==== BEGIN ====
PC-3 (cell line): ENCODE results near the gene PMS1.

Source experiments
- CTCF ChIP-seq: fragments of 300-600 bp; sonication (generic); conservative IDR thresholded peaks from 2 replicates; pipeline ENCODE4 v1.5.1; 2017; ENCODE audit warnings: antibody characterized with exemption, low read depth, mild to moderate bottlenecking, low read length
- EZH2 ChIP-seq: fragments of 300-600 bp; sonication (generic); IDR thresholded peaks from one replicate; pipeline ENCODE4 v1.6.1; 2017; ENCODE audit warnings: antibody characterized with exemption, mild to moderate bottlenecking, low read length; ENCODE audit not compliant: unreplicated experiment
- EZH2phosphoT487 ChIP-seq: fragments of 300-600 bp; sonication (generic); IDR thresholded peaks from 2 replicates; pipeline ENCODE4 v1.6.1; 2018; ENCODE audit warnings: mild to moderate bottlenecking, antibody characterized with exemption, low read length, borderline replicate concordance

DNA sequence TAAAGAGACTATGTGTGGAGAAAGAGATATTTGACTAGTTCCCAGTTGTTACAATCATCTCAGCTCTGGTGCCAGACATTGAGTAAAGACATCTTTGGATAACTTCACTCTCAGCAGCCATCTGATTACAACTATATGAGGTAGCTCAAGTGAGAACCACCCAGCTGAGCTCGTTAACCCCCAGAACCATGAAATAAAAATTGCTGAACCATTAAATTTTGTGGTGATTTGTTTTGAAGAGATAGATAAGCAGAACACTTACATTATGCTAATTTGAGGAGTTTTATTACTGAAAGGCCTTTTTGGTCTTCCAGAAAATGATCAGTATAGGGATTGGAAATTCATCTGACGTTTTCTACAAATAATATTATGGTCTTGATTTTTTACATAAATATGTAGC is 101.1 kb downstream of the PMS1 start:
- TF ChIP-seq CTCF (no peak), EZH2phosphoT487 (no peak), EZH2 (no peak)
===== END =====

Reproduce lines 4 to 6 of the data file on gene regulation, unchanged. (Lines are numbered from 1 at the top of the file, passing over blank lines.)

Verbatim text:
- EZH2 ChIP-seq: fragments of 300-600 bp; sonication (generic); IDR thresholded peaks from one replicate; pipeline ENCODE4 v1.6.1; 2017; ENCODE audit warnings: antibody characterized with exemption, mild to moderate bottlenecking, low read length; ENCODE audit not compliant: unreplicated experiment
- EZH2phosphoT487 ChIP-seq: fragments of 300-600 bp; sonication (generic); IDR thresholded peaks from 2 replicates; pipeline ENCODE4 v1.6.1; 2018; ENCODE audit warnings: mild to moderate bottlenecking, antibody characterized with exemption, low read length, borderline replicate concordance

DNA sequence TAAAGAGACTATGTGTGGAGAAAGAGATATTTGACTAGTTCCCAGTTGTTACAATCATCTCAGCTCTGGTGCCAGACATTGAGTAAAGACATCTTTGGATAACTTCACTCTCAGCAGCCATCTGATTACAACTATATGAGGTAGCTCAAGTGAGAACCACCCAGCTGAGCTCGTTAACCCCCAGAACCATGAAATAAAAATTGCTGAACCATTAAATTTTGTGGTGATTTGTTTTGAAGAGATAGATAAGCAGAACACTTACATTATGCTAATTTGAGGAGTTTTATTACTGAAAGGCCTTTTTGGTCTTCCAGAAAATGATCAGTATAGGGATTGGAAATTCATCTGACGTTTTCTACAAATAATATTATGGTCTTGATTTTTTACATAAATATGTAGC is 101.1 kb downstream of the PMS1 start: